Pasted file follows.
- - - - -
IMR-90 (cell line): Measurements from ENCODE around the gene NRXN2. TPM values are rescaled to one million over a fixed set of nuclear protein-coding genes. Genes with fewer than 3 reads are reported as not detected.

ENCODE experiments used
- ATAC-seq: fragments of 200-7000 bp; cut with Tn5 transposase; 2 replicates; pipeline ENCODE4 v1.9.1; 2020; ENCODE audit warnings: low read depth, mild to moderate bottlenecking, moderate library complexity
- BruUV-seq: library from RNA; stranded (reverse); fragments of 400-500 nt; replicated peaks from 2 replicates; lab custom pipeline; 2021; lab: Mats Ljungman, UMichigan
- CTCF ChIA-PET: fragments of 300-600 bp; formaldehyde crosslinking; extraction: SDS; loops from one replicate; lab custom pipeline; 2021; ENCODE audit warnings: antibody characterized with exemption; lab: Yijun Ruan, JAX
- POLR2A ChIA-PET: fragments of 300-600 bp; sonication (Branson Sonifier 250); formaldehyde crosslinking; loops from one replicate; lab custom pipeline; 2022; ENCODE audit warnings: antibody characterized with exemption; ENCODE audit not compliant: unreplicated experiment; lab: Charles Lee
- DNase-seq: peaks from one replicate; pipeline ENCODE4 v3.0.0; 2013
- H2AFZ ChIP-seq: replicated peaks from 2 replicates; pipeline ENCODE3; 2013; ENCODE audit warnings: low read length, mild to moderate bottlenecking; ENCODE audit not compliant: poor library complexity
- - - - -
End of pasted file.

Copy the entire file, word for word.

IMR-90 (cell line): Measurements from ENCODE around the gene NRXN2. TPM values are rescaled to one million over a fixed set of nuclear protein-coding genes. Genes with fewer than 3 reads are reported as not detected.

ENCODE experiments used
- ATAC-seq: fragments of 200-7000 bp; cut with Tn5 transposase; 2 replicates; pipeline ENCODE4 v1.9.1; 2020; ENCODE audit warnings: low read depth, mild to moderate bottlenecking, moderate library complexity
- BruUV-seq: library from RNA; stranded (reverse); fragments of 400-500 nt; replicated peaks from 2 replicates; lab custom pipeline; 2021; lab: Mats Ljungman, UMichigan
- CTCF ChIA-PET: fragments of 300-600 bp; formaldehyde crosslinking; extraction: SDS; loops from one replicate; lab custom pipeline; 2021; ENCODE audit warnings: antibody characterized with exemption; lab: Yijun Ruan, JAX
- POLR2A ChIA-PET: fragments of 300-600 bp; sonication (Branson Sonifier 250); formaldehyde crosslinking; loops from one replicate; lab custom pipeline; 2022; ENCODE audit warnings: antibody characterized with exemption; ENCODE audit not compliant: unreplicated experiment; lab: Charles Lee
- DNase-seq: peaks from one replicate; pipeline ENCODE4 v3.0.0; 2013
- H2AFZ ChIP-seq: replicated peaks from 2 replicates; pipeline ENCODE3; 2013; ENCODE audit warnings: low read length, mild to moderate bottlenecking; ENCODE audit not compliant: poor library complexity